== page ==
you are precious in my sight, and I love you, you are mine,”
he hath borne our griefs and carried our sorrows,”
and while we were listening again to the story
of Jesus’ unjust arrest and torturous suffering . . .
it was precisely then that Norah Brubaker took her last breath,
and that the Brubaker family were surrounding her bed,
living the agony
that we were singing about and listening to at that moment.
This is the real and raw stuff of a life of faith—
faith in a God who loves us so much,
as to be with us in our suffering.
Not to manipulate or coerce humanity or creation
to bend toward God’s will,
because that would violate love.
No, but to be with us in the midst of the pain and suffering,
and then to say,
“Do not be afraid. I am with you.
And I am giving birth to something new.”
After Good Friday is over,
after we have held vigil in the darkness,
we find there is more to the story—
more to be said, and more to do.
Friends in Christ,
today is Resurrection Sunday.
Easter does not erase Good Friday.
Resurrection does not un-do death.
It does not un-do Norah’s death, or ours, or that of Jesus.
Good Friday still happened.
The agony in Room 7132 at UVA on Friday still happened.
Death is still a reality that is with us.
A reality some of you are even now facing.
A reality some of your loved ones have suffered recently;
Cal Redekop’s 20-something granddaughter, last Sunday.
But because of Resurrection,
death does not have the last word.
God is doing something altogether new.
That’s when it occurred to me,
Easter has something in common with Christmas.
Easter is God’s second Nativity.
We celebrate Jesus’ Nativity at Christmas,
remembering his arrival among us as a human being,
Immanuel, God with us.
And at Easter,
God ushers in a newly-birthed reality—
a world dominated by life instead of death.
On Easter, God’s labor pains over the brokenness of Creation,
are resulting in, as it were, in Christ’s second Nativity.
As the hymn writer Brian Wren put it,
Christ is alive and goes before us
to show and share what love can do.
This is a day of new beginnings;
our God is making all things new.
We read Isaiah 65 this morning.
“For I am about to create new heavens
and a new earth;
the former things shall not be remembered
or come to mind.
But be glad and rejoice forever in what I am creating.”
Isaiah is not speaking the language of repair.
This is not the language of taking something that is broken,
and restoring it to what it used to be.
No, this is new creation language.
This is bringing to birth something we have not yet seen,
or even imagined.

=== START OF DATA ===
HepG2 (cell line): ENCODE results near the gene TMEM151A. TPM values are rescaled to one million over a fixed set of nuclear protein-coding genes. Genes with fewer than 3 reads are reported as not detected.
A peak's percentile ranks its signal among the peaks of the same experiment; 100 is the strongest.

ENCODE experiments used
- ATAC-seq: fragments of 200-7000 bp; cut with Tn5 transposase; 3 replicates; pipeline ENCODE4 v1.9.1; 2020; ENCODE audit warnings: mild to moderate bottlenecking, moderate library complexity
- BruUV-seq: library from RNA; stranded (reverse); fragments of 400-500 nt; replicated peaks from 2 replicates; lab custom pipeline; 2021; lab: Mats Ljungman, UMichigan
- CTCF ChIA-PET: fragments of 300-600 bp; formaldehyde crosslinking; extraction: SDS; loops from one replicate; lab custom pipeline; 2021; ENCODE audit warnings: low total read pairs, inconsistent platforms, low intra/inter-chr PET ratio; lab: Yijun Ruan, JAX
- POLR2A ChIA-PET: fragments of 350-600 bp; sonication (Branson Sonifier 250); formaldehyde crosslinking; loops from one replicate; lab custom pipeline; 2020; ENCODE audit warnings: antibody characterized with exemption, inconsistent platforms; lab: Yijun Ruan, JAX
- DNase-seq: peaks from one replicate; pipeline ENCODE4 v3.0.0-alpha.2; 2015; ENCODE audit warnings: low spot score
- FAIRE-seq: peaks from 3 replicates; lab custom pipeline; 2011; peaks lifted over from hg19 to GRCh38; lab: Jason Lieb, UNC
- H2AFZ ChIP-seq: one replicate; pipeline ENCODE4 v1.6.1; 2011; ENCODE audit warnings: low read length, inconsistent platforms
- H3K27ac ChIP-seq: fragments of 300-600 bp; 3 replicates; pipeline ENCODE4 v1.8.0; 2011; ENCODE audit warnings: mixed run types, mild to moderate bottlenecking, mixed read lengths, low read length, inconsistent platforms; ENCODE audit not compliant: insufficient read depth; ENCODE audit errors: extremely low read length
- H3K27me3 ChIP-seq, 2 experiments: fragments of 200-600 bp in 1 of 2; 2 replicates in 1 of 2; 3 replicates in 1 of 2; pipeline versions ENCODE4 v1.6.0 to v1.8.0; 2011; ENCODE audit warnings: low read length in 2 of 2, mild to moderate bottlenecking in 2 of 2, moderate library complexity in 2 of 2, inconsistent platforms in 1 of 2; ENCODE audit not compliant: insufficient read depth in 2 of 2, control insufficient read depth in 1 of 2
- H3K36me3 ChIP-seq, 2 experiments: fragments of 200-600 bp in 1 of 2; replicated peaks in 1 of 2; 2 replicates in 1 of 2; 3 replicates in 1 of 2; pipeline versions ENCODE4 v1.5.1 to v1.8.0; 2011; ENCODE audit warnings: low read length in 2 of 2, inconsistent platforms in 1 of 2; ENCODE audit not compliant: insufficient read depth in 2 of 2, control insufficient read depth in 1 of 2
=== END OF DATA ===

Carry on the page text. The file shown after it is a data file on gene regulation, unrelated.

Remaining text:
I don’t know what was going through your minds this morning,
if you were thinking about Norah,
when you heard these words of Isaiah, and I quote,
“No more shall there be in it
an infant that lives but a few days,
or an old person who does not live out a lifetime . . .
for like the days of a tree shall the days of my people be,
and my chosen shall long enjoy the work of their hands.
They shall not labor in vain,
or bear children for calamity . . . and it goes on.”
That does not describe the world we live in, of course.
But it is the world that God is giving birth to.
It is the world of the Easter Nativity.
God is giving birth to something new.
It’s not yet here in its fullness or maturity.
But it’s happening.
And we are God’s midwives.
We are here to accompany and support and be present
as God does the work of recreation.
The resurrection of Jesus that we celebrate today
is the assurance of where this is all heading.
It is heading to new creation,
to a new heavens and new earth.
And we get to be present in the birthing room.
The way to navigate a life where there is too much suffering,
is to hold on, in faith,
to our shared hope that God is creating a new heaven and earth,
and God is doing it with us.
It is even now starting to take shape,
in the midst of painful present realities.
And no, God will not coerce creation to bend to God’s will,
because love requires freedom.
But love also goes the distance to be with us.
Of that we can be certain.
We are not alone.
God says to you,
“I love you and you are mine.”
This is what we are going to celebrate
as we come to the table this morning to receive communion.
This is a meal that calls to mind suffering and death—
the brokenness of body,
the shedding of life-blood.
But because of resurrection,
this is also a meal of hope, of presence, of sustaining grace.
Whatever you bring to the table today—
your grief, your hope, your doubts, your fears,
your joy, your wonder, your gratitude,
these tangible symbols of bread and wine can hold them,
and you can be nourished.
May it be so.
—Phil Kniss, April 21, 2019